The building would host the Winter Olympics opening and closing ceremonies in February 2010 but was not scheduled for any significant modernization.
Chad Skelton at the Vancouver Sun had unearthed the heavily censored “Infrastructure Improvements” report via FOI. Fourteen of the 15 pages were blacked out.
The June 20, 2006 report said the stadium had “worn out assets which are critical to basic tenant operations” and improvements were required to “bring it up to standards expected by clients and spectators at events.”
As Skelton reported, Minister Stan Hagen was “unavailable.” Hagen’s spokesman first claimed there was nothing in the report about the roof, and then changed his story to say he didn’t know what was in the report. Crosley refused to comment.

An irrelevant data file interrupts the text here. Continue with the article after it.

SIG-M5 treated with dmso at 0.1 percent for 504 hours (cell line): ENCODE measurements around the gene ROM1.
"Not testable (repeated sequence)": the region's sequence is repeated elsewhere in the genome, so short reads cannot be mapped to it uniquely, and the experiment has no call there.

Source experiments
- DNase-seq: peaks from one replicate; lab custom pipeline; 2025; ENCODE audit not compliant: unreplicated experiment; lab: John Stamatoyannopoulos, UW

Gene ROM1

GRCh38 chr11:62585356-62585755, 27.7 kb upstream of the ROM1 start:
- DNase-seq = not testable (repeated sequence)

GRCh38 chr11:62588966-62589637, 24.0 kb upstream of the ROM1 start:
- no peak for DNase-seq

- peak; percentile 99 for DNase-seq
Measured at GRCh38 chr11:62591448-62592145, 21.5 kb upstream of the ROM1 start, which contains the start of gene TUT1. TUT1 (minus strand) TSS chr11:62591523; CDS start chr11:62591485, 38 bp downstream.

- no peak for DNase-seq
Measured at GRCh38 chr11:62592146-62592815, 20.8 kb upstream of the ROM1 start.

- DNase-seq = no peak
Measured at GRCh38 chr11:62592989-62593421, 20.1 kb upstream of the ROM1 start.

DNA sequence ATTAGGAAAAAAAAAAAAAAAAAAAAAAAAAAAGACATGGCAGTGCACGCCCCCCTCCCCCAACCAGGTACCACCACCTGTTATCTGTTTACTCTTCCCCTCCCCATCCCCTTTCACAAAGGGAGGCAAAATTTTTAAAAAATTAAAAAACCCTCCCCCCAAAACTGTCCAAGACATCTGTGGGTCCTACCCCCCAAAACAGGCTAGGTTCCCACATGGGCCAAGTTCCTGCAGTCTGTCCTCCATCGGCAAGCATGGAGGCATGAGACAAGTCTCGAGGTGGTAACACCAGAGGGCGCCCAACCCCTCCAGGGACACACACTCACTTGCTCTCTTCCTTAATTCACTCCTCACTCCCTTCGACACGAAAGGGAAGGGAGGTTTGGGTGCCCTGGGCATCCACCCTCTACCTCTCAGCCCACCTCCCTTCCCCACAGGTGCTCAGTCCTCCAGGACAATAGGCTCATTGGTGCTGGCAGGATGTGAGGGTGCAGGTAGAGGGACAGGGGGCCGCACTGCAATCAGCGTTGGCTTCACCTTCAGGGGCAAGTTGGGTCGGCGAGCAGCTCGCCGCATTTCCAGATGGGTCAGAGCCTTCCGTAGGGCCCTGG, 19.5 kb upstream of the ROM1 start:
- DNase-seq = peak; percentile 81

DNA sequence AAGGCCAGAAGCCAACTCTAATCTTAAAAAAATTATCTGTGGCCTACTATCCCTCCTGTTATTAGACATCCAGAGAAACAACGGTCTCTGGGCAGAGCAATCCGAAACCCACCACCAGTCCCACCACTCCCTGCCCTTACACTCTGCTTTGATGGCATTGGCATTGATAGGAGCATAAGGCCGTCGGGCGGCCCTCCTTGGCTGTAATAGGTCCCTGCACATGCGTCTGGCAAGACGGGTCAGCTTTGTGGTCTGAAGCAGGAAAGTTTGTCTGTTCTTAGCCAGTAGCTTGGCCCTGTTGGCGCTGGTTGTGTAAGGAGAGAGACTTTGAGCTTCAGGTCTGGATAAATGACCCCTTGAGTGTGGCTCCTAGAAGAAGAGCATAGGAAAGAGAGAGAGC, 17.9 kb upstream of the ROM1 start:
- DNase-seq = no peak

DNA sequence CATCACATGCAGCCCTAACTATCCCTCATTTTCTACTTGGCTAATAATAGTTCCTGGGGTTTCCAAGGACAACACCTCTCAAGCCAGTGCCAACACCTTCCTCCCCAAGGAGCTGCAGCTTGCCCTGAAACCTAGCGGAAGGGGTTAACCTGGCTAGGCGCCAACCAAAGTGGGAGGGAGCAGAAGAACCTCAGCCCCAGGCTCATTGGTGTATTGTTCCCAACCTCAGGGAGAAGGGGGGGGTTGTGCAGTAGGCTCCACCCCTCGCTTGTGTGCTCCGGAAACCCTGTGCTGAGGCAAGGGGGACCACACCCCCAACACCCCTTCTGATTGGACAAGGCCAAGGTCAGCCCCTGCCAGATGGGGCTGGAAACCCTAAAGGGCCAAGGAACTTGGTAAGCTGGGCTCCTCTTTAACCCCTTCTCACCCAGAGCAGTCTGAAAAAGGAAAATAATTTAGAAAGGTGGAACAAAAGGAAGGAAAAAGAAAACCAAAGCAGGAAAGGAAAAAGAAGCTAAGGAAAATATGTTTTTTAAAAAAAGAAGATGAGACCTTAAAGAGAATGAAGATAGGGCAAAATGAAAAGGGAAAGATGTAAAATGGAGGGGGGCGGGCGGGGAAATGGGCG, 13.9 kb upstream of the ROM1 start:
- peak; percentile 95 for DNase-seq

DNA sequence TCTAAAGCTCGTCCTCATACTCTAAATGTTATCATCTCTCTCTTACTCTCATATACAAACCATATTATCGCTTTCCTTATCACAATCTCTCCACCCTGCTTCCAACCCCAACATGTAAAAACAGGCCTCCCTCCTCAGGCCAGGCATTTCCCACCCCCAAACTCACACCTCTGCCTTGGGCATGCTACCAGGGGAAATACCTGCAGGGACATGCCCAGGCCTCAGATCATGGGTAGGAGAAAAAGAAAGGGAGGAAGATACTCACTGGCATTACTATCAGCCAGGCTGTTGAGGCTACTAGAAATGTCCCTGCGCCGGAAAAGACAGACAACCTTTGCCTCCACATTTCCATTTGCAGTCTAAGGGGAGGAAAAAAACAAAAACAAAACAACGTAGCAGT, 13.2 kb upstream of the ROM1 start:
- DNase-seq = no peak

Premier Gordon Campbell insisted that the renovation would require a business case approved by cabinet.
Campbell had come to power in 2001, vowing his BC Liberal government would never repeat the mistakes of the NDP’s Fast Ferries debacle. There would be evidence-based decision-making via business plans for every major project undertaken. His BC Liberals would also be the most open, accountable and democratic in Canada.
They failed that test.
My quest to get a copy of that business case and cost-benefit analysis for the renovation and roof replacement finally ended in failure in March 2016 when an adjudicator with the Office of the Information and Privacy Commissioner ruled that the documents were protected by cabinet confidentiality.
We do know that Burgess Cawley Sullivan & Associates was hired to review the 2010 to 2014 business plan for the stadium, but we don’t know how deep it went.
Did the consultants consider the impact of an aging population, the end of sports TV blackouts as we know them, the proliferation of high definition TV and desire for content on mobile devices?